Matt and I went to see Thor 2 this weekend and I realized I didn’t have any “easy” knitting so I grabbed a ball of sock yarn and 2.50mm DPNs. Matt thinks it’s pretty incredible that socks are what I consider easy knitting — as opposed to a scarf — and I think this is because a scarf requires a lot of forethought for me. Who is it going to? What color, how soft, can it be in wool, and what stitch pattern? Which needles and how wide and how many stitches to cast on? The problem is that I don’t have a scarf recipe. There are too many variables.
For socks I just need some fingering wool (blended with about 15% nylon for durability) and size 2.25mm or 2.50mm needles. I also need to think about how big the recipient’s leg is — and generally I just do 72 stitches for adults, so that thought process doesn’t take long.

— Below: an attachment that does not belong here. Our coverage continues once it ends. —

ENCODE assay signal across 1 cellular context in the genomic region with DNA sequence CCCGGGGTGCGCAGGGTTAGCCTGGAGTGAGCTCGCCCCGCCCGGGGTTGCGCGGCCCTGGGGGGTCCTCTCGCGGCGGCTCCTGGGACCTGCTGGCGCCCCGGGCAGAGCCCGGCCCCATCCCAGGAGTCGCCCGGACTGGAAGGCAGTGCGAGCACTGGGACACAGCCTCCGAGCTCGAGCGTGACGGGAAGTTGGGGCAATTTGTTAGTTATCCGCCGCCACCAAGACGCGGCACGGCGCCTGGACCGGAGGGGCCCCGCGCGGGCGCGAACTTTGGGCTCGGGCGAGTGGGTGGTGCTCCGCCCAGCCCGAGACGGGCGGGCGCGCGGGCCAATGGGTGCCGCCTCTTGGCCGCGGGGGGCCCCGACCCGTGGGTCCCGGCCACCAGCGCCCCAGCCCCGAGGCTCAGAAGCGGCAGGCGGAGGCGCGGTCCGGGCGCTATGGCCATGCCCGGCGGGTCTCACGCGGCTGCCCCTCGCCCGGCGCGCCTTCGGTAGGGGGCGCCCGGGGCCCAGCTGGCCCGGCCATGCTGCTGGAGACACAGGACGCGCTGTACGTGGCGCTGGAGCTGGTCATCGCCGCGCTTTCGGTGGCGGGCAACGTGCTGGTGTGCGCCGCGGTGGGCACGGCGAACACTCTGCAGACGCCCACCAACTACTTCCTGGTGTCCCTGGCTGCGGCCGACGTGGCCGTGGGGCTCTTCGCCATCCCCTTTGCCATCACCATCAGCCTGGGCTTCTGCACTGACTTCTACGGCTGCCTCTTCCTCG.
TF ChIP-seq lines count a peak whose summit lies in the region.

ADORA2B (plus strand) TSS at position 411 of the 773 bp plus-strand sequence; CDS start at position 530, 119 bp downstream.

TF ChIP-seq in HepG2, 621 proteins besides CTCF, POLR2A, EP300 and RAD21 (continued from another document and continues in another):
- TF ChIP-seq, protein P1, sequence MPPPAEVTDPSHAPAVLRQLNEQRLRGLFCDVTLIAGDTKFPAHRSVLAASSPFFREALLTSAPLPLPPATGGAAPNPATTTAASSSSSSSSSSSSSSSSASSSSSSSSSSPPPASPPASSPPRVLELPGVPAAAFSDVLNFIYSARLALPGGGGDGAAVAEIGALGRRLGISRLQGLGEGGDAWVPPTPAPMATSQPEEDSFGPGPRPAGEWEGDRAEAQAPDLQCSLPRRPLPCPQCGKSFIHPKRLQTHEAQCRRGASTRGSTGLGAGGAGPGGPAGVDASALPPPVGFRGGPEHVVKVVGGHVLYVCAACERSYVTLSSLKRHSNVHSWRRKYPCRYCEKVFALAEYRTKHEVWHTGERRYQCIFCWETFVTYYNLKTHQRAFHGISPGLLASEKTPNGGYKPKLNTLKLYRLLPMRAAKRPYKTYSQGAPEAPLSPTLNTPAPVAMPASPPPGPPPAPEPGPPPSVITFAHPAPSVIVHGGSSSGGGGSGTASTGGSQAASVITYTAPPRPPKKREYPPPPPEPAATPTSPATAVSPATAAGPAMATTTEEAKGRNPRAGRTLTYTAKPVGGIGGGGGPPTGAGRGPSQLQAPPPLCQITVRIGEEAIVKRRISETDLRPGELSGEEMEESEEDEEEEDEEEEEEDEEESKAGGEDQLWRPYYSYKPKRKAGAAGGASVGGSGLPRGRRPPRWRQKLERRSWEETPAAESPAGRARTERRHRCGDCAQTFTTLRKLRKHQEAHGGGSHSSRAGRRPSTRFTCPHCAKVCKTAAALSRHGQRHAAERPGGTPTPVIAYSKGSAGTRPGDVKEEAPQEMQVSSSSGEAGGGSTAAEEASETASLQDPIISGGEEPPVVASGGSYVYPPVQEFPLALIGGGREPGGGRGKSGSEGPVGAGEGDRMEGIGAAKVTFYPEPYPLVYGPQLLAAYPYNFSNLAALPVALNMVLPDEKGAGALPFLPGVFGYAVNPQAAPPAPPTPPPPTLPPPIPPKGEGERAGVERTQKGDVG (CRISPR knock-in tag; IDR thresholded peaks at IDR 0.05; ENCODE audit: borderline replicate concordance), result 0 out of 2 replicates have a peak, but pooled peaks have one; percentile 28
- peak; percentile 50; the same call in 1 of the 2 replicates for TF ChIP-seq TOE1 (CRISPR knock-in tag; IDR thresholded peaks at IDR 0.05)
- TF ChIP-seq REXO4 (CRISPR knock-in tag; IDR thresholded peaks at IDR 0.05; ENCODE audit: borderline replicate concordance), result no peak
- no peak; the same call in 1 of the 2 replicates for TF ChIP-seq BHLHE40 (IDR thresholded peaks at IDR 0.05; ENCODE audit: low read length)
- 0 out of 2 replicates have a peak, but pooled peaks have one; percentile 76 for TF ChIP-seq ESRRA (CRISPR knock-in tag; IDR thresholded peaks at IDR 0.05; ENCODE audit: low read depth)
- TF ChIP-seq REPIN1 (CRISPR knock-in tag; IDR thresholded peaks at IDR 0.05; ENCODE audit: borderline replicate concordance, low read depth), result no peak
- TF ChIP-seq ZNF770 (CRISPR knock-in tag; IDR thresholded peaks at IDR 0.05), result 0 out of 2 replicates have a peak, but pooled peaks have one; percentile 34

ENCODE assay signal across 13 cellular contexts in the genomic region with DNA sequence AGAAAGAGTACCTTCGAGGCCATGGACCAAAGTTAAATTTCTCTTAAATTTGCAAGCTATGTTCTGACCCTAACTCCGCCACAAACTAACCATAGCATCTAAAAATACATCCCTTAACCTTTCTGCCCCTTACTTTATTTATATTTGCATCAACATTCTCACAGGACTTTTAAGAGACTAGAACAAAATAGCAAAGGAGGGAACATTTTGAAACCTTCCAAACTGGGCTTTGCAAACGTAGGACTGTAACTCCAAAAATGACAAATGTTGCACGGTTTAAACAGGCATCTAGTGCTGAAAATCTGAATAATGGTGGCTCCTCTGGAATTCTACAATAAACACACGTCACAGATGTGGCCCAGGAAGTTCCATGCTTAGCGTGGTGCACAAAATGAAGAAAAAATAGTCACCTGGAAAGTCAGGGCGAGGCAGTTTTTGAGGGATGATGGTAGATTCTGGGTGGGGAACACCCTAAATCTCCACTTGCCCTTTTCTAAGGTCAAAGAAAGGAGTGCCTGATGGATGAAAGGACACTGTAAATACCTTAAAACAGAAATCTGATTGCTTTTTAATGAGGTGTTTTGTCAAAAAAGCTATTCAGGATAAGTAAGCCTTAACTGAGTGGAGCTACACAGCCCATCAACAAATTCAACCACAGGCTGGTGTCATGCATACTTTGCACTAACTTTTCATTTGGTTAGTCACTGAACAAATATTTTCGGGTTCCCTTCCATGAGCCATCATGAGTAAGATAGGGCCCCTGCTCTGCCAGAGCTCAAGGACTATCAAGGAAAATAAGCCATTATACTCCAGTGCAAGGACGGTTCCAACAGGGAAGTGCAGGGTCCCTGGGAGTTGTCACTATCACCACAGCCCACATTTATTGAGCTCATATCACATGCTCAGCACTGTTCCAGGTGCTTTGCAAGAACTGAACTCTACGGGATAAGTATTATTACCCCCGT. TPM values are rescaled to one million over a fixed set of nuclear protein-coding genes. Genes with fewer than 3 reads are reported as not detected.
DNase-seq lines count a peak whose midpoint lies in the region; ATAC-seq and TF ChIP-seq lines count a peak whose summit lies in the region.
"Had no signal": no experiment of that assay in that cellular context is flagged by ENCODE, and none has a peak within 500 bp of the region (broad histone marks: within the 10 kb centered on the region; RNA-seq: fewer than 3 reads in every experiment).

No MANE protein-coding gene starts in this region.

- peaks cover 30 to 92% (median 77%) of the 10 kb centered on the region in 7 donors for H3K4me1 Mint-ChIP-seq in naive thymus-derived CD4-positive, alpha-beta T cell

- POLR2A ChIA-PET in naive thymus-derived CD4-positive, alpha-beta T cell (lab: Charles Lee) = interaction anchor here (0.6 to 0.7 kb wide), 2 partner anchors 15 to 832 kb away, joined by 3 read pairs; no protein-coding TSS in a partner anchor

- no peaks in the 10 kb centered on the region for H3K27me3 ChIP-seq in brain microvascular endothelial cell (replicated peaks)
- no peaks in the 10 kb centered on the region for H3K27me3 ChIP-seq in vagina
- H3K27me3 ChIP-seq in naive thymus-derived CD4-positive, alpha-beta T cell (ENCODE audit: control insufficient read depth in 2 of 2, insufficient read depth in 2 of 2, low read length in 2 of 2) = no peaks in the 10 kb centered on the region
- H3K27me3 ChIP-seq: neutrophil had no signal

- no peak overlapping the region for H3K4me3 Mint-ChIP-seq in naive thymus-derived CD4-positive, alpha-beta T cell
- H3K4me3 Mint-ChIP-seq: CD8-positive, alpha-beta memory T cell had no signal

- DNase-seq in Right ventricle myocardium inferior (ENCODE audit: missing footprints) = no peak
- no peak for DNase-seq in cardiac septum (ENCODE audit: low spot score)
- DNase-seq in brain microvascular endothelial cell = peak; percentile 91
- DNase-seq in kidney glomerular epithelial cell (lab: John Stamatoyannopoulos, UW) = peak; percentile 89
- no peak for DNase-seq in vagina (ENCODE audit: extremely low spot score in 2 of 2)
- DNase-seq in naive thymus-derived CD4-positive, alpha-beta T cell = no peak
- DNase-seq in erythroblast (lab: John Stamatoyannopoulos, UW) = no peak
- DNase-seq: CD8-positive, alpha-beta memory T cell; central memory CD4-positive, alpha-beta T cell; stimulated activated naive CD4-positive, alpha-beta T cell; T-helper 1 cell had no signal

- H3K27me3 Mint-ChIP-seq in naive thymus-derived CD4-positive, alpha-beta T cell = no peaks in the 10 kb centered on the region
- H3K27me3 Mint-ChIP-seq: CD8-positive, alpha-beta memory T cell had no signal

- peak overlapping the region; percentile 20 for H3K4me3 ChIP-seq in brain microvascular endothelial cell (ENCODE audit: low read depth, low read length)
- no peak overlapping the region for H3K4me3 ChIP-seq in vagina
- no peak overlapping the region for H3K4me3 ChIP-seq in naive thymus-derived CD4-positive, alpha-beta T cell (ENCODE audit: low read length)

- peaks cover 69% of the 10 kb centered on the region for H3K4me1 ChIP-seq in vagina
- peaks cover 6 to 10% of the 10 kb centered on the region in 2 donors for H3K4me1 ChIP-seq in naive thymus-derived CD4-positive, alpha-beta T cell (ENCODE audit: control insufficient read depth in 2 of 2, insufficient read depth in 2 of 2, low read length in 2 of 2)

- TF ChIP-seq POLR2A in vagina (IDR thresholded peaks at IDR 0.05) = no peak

For these I cast on–you guess it–72 stitches and had joined in the round and knit the first round by the time the lights went down.
I had one sticky bit where I dropped a stitch, and then another while I was trying to pick up the first by feel in the dark. Then the part of the movie where Odin is showing the book to Thor happens and there was some extra light so I could glance at my work and set it to rights.
The best part? They’re too loose. I use a 2.25mm needle for socks these days and I should have stuck with that.
Except myself. I am not neglecting myself. I do not buy into the Martyr Mother role! And winter is not over yet. I will cast on for my new sweater any day now. I just have to make a decision on which pattern… Isn’t sifting Ravelry for a pattern the best part anyway?